by Sr. Marian Scena MMM USA/ Tanzania 18.07.2023
We first met ‘John’ on 19 January 2015 after his wife contacted us and asked us to visit her sick husband. He had been diagnosed with cancer of the colon that had already spread through his abdomen. John was 55 years old and had worked in the market selling chickens. He was married with four children, the youngest was still in primary school and the oldest was married with a child. John had spent a year and a half travelling around to various hospitals, dispensaries and local doctors trying to find out what was wrong and get treatment for his abdominal pain. Eventually he was told he had cancer of the colon and that there was no possibility of curing his condition. When his pain got severe, he was admitted to hospital and a nurse there told his wife about our Faraja Palliative Care Programme in Singida.
His wife came to Faraja and asked us to visit her husband after his discharge. When we examined John at home, we found that he had very severe pain and needed morphine. Fortunately, this was available from the Regional Hospital and, after receiving oral morphine solution, John relaxed, slept, and was able to eat again. Before this he had been too distressed to do any of these things.
We soon found he had a great sense of humour. He was extremely grateful for the pain relief he was now experiencing. Initially we thought John had only a few weeks to live but, once his pain was controlled, he experienced new life and joy in being alive and with his family. His wife was very grateful because now John was able to enjoy eating again! Before this she had tried to tempt him to eat various foods, but he had not been interested as eating had increased his pain.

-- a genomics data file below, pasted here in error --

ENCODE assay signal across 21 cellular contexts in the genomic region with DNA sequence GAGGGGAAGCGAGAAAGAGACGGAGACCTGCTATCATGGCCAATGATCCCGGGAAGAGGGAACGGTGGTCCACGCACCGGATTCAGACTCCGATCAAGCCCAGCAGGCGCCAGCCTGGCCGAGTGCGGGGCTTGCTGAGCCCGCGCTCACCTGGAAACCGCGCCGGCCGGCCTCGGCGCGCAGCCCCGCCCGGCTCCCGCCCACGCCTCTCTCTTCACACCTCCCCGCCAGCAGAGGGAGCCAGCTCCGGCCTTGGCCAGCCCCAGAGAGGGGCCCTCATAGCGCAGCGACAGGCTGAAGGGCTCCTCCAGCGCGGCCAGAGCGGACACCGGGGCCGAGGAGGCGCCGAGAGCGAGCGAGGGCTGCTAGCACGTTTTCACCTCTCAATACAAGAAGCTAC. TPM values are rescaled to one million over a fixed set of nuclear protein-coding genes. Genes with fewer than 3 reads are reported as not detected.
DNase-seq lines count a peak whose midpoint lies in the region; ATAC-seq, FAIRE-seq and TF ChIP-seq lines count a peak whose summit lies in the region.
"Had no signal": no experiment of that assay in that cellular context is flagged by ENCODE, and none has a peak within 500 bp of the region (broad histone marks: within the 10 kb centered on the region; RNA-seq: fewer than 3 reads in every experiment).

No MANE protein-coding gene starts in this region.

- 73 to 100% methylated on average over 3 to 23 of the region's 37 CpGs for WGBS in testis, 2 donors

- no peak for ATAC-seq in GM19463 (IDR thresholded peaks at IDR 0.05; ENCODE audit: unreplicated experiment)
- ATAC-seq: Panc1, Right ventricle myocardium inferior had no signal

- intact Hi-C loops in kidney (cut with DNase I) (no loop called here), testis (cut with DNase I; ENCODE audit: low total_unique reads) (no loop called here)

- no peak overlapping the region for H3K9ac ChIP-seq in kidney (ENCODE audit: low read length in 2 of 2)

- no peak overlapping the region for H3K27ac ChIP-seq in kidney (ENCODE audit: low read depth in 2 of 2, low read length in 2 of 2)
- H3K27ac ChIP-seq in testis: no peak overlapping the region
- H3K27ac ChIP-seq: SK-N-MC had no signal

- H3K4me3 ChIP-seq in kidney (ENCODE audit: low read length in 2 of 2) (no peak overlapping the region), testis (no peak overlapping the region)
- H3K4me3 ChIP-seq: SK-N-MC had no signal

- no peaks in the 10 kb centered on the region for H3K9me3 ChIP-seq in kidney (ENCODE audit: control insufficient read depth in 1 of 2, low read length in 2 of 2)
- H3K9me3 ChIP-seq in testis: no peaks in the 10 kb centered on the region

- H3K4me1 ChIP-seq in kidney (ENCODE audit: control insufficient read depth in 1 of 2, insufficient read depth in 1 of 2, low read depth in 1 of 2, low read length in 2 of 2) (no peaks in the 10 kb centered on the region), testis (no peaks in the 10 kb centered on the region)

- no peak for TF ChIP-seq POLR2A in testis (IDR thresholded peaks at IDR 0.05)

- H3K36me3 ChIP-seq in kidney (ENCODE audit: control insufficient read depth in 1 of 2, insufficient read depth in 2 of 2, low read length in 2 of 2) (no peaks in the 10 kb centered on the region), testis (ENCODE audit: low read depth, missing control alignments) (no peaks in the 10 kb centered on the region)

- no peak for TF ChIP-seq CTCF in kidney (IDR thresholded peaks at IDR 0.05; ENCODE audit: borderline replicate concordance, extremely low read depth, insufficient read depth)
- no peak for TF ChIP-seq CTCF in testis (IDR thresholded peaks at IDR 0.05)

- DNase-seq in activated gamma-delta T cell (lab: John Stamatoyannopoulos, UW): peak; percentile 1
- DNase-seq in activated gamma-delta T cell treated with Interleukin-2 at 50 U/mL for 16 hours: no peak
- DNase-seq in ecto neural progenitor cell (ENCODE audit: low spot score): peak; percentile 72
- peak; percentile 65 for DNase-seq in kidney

As the weeks and months passed, John needed higher and higher doses of oral morphine, but when he used the medication, he was able to walk around and live a fairly normal life. In April, our Programme had a visit from the National Director of the Tanzania Palliative Care Association. He wanted to evaluate the progress of our Programme and visit some of our patients. So, we brought him to visit John. He was amazed at how well and positive John was, even though he was using a very high dose of morphine. When he listened to John telling his story and how grateful he was to our Programme, the Doctor encouraged us to make a video of this patient. We would be able to use the video for educating others about the importance of morphine and its benefits in a patient with severe pain. John and his wife agreed to be interviewed for production of a video which we made that week. We were afraid John might die soon.
A palliative care doctor from the Regional Hospital agreed to conduct the interview and a local videographer was hired. In the interview, John explained the history of his illness and the pain he had experienced before he received morphine. He continued to describe the relief from pain and how the medication had given him new life and hope. He encouraged anyone who had severe pain due to cancer to contact us at Faraja so that they too could experience the benefit he had received from morphine and the visits from the Palliative Care Team.
After this John continued to be mobile for four months before his condition deteriorated on 26 August and he died on 29 August. On 2 September, the palliative care team went to the family for the bereavement visit. John’s wife, children and extended family expressed their feelings of appreciation for the visits and treatment John had received and how they had felt very supported and included in John’s journey. We, the Faraja Hospice and Palliative Care Team, felt very privileged to accompany this family through their difficult experience.